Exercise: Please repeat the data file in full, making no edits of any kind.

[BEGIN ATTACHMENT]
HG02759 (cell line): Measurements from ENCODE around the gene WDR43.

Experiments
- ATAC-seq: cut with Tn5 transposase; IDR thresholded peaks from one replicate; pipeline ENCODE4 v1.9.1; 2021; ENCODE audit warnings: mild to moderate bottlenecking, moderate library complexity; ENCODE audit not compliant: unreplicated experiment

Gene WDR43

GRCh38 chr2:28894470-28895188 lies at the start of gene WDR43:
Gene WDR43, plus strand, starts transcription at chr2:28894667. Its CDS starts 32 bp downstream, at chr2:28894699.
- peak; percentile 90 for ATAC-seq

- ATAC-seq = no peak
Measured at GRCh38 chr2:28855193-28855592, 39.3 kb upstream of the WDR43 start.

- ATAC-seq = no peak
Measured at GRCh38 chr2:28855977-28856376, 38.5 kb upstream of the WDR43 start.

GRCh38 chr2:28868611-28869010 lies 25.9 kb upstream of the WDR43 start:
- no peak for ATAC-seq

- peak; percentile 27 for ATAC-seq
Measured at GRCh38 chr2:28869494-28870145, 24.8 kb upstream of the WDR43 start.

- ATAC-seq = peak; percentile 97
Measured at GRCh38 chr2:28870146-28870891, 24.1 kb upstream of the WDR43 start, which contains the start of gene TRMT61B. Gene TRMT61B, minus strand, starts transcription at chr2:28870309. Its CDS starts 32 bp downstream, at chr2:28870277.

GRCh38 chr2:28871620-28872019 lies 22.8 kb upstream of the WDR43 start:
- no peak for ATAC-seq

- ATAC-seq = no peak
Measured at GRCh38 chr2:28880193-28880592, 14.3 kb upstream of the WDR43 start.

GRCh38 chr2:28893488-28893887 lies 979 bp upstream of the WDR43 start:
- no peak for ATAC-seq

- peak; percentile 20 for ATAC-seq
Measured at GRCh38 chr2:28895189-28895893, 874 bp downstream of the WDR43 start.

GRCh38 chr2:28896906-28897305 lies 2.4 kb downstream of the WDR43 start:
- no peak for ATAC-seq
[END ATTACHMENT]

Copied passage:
HG02759 (cell line): Measurements from ENCODE around the gene WDR43.

Experiments
- ATAC-seq: cut with Tn5 transposase; IDR thresholded peaks from one replicate; pipeline ENCODE4 v1.9.1; 2021; ENCODE audit warnings: mild to moderate bottlenecking, moderate library complexity; ENCODE audit not compliant: unreplicated experiment

Gene WDR43

GRCh38 chr2:28894470-28895188 lies at the start of gene WDR43:
Gene WDR43, plus strand, starts transcription at chr2:28894667. Its CDS starts 32 bp downstream, at chr2:28894699.
- peak; percentile 90 for ATAC-seq

- ATAC-seq = no peak
Measured at GRCh38 chr2:28855193-28855592, 39.3 kb upstream of the WDR43 start.

- ATAC-seq = no peak
Measured at GRCh38 chr2:28855977-28856376, 38.5 kb upstream of the WDR43 start.

GRCh38 chr2:28868611-28869010 lies 25.9 kb upstream of the WDR43 start:
- no peak for ATAC-seq

- peak; percentile 27 for ATAC-seq
Measured at GRCh38 chr2:28869494-28870145, 24.8 kb upstream of the WDR43 start.

- ATAC-seq = peak; percentile 97
Measured at GRCh38 chr2:28870146-28870891, 24.1 kb upstream of the WDR43 start, which contains the start of gene TRMT61B. Gene TRMT61B, minus strand, starts transcription at chr2:28870309. Its CDS starts 32 bp downstream, at chr2:28870277.

GRCh38 chr2:28871620-28872019 lies 22.8 kb upstream of the WDR43 start:
- no peak for ATAC-seq

- ATAC-seq = no peak
Measured at GRCh38 chr2:28880193-28880592, 14.3 kb upstream of the WDR43 start.

GRCh38 chr2:28893488-28893887 lies 979 bp upstream of the WDR43 start:
- no peak for ATAC-seq

- peak; percentile 20 for ATAC-seq
Measured at GRCh38 chr2:28895189-28895893, 874 bp downstream of the WDR43 start.

GRCh38 chr2:28896906-28897305 lies 2.4 kb downstream of the WDR43 start:
- no peak for ATAC-seq